• Furthermore, in lieu of the sequential application of the fill layer 32, edge bond 34, surface modification 38, and/or bonding layer 40 to the same substrate 12, it is also suitable to apply the fill layer 32, edge bond 34, surface modification 38, and/or bonding layer 40 to the first substrate 12, and the other of fill layer 32, edge bond 34, surface modification 38, and/or bonding layer 40 to the second substrate 22. The first and second substrates 12, 22 could then be pressed together in a face-to-face relationship under heat and/or pressure as described above in order to bond the two.
  • Finally, while in some embodiments it is preferred that the fill layer 32 does not form strong adhesive bonds with either device surface 14 or carrier surface 24, in other embodiments it may be desirable to formulate fill layer 32 so that it does not form strong adhesive bonds with only one of device surface 14 or carrier surface 24. As was also the case with the embodiments previously discussed, the substrates 12 and 22 could be reversed so that first substrate 12 would be the carrier substrate and second substrate 22 would be the device wafer. Again, in this instance, front surface 14 of first substrate 12 will not be a device surface, but rather will be a carrier surface. Also, surface 24 of second substrate 22 will not be a carrier surface, but instead will be a device surface.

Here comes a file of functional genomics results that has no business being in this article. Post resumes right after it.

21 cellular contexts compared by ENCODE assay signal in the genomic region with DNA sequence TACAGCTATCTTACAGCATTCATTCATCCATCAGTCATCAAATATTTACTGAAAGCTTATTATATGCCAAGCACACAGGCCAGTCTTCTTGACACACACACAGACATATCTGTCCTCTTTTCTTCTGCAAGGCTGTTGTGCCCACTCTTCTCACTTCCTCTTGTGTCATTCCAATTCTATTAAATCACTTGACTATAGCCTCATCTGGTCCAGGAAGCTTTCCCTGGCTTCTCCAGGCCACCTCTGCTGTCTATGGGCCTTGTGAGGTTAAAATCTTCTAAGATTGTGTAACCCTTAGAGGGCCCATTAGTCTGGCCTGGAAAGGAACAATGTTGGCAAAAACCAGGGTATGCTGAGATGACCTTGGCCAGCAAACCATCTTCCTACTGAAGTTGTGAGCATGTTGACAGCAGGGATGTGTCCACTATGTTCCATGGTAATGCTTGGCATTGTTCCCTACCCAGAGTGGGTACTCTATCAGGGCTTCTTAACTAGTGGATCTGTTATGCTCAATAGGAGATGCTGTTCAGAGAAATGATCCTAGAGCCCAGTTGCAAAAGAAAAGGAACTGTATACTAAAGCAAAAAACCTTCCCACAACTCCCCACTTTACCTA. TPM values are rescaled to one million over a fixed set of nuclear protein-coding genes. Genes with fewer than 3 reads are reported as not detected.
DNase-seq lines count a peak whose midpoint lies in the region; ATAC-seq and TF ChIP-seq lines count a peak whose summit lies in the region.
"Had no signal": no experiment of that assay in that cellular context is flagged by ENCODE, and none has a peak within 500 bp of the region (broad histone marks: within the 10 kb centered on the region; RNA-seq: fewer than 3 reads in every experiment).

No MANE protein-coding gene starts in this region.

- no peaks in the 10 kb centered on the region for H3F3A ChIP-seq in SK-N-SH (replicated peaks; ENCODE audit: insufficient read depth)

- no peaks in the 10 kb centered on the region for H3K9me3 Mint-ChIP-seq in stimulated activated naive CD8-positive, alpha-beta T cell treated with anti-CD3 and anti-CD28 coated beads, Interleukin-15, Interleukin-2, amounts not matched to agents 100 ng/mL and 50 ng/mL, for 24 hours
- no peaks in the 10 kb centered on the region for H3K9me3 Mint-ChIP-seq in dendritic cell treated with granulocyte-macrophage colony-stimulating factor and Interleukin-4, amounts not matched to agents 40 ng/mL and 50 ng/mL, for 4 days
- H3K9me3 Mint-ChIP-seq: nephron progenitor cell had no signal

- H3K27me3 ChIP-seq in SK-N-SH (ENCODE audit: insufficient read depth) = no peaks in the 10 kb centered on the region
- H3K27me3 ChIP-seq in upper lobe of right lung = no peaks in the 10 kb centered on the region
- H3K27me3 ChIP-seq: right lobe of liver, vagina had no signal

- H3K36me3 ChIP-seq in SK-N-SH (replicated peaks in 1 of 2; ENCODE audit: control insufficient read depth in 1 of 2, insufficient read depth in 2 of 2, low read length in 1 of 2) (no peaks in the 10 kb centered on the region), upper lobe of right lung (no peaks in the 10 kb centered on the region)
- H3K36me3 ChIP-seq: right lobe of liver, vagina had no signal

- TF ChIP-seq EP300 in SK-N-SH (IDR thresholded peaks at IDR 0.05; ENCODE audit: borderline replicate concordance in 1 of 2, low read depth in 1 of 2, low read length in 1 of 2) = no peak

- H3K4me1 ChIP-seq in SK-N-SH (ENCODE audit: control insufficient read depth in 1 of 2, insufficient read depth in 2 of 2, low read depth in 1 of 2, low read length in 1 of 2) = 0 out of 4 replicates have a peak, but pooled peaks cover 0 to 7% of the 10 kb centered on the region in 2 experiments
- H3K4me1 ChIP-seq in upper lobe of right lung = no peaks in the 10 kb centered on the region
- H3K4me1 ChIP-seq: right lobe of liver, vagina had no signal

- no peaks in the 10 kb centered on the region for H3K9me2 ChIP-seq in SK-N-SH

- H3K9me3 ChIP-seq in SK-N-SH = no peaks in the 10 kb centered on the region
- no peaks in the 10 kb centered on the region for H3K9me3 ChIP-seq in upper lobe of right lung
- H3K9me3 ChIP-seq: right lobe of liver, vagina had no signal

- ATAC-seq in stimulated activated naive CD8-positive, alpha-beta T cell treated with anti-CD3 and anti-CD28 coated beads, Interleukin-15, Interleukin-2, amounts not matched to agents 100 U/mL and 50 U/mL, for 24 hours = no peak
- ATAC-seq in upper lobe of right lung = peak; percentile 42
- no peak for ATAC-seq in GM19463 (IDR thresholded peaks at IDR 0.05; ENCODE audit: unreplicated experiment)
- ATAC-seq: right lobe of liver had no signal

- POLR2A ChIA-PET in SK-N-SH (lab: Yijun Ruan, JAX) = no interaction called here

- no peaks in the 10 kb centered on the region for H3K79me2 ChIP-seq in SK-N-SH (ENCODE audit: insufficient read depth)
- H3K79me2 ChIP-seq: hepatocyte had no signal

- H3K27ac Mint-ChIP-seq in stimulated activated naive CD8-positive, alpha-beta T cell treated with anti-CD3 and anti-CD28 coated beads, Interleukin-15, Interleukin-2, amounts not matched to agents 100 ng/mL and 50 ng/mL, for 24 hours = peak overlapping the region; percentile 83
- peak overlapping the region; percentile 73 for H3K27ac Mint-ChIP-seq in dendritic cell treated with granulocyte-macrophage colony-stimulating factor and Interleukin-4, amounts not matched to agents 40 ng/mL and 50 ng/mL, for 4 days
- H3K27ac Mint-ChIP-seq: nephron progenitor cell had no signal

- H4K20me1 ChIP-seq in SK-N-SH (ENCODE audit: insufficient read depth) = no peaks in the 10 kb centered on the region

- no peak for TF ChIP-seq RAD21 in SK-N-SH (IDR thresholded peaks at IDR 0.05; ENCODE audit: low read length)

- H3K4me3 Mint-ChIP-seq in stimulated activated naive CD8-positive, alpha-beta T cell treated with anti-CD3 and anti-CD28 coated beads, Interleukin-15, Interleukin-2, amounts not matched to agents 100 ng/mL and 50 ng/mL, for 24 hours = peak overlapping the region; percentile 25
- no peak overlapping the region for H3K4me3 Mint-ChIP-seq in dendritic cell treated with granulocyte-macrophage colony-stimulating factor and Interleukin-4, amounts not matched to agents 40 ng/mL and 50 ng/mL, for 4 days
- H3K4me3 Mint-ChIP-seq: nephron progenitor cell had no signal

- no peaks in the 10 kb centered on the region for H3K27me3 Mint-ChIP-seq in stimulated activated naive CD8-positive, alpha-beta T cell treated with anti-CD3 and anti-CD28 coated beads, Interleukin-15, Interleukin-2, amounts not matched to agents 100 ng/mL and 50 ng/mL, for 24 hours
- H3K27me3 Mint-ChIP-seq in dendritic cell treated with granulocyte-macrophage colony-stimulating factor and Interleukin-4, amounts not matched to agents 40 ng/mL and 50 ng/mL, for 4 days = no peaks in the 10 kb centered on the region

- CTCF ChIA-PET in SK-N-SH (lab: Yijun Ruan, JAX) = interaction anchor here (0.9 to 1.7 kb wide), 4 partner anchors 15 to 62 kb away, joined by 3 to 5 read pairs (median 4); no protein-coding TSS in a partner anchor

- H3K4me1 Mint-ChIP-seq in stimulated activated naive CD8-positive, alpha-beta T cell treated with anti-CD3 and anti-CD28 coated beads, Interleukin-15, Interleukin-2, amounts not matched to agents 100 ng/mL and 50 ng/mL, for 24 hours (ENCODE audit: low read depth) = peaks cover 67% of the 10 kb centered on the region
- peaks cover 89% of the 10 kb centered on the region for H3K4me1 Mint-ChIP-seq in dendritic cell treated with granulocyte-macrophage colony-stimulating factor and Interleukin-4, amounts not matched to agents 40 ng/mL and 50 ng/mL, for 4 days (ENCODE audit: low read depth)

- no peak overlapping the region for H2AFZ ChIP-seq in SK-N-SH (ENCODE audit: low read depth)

• It will be appreciated that the mechanism for hardening or curing these materials can be readily selected and adjusted by those of ordinary skill in the art. For example, in some embodiments, it may be desirable to use a non-curing composition for easier dissolving in later removal and cleaning processes. For each of these materials, thermoplastic or rubber-like compositions (typically having a weight average molecular weight of at least about 5,000 Daltons), resin- or rosin-type compositions (typically having a weight average molecular weight of less than about 5,000 Daltons), and mixtures of the foregoing would be suitable.
  • It will be appreciated that the above can be used to fabricate a number of integrated microdevices, including those selected from the group consisting of silicon-based semiconductor devices, compound semiconductor-based devices, arrays of embedded passive devices (e.g., resistors, capacitors, inductors), MEMS devices, microsensors, photonic circuit devices, light emitting diodes, heat management devices, and planar packaging substrates (e.g., interposers) to which one or more of the foregoing devices has been or will be attached.
  • EXAMPLES
  • The following examples set forth preferred methods in accordance with the invention. It is to be understood, however, that these examples are provided by way of illustration and nothing therein should be taken as a limitation upon the overall scope of the invention.
  • Example 1 Separation of Edge-Bonded Wafers Having Modified Center Surface Using Hand-Operated Peeler with Removal of Bonding Material from the Outer Edge